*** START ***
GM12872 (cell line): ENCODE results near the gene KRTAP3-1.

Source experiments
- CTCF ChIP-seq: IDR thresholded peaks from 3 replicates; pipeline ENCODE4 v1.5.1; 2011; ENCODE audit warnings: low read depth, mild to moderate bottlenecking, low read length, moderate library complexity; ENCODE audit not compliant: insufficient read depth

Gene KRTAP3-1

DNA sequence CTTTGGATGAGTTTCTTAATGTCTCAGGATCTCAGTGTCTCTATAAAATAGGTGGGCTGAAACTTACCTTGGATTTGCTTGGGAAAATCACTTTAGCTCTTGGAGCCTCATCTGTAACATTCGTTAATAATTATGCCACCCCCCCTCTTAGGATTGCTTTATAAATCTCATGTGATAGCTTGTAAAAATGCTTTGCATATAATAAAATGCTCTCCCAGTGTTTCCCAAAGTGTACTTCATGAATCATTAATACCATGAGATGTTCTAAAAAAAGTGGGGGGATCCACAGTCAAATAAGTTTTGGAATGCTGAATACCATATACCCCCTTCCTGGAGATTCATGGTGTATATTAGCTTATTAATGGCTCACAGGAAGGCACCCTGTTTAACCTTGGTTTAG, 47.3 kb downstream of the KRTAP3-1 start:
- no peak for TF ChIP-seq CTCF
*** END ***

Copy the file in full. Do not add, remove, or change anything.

GM12872 (cell line): ENCODE results near the gene KRTAP3-1.

Source experiments
- CTCF ChIP-seq: IDR thresholded peaks from 3 replicates; pipeline ENCODE4 v1.5.1; 2011; ENCODE audit warnings: low read depth, mild to moderate bottlenecking, low read length, moderate library complexity; ENCODE audit not compliant: insufficient read depth

Gene KRTAP3-1

DNA sequence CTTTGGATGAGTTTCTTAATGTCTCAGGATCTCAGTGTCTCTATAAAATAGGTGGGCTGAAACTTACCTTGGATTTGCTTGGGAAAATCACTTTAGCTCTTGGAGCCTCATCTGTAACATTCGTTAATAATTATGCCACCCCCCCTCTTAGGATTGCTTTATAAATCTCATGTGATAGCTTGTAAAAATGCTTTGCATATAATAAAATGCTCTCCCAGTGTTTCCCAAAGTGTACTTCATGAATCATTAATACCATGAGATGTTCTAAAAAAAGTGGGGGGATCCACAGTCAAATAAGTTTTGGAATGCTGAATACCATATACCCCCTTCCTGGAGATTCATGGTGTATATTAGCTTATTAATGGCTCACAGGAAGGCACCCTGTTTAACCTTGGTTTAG, 47.3 kb downstream of the KRTAP3-1 start:
- no peak for TF ChIP-seq CTCF